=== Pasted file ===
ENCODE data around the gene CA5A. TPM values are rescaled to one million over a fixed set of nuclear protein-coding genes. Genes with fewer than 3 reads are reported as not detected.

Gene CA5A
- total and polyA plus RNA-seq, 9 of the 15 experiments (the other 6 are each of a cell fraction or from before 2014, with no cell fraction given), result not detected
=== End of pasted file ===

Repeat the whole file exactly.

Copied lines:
ENCODE data around the gene CA5A. TPM values are rescaled to one million over a fixed set of nuclear protein-coding genes. Genes with fewer than 3 reads are reported as not detected.

Gene CA5A
- total and polyA plus RNA-seq, 9 of the 15 experiments (the other 6 are each of a cell fraction or from before 2014, with no cell fraction given), result not detected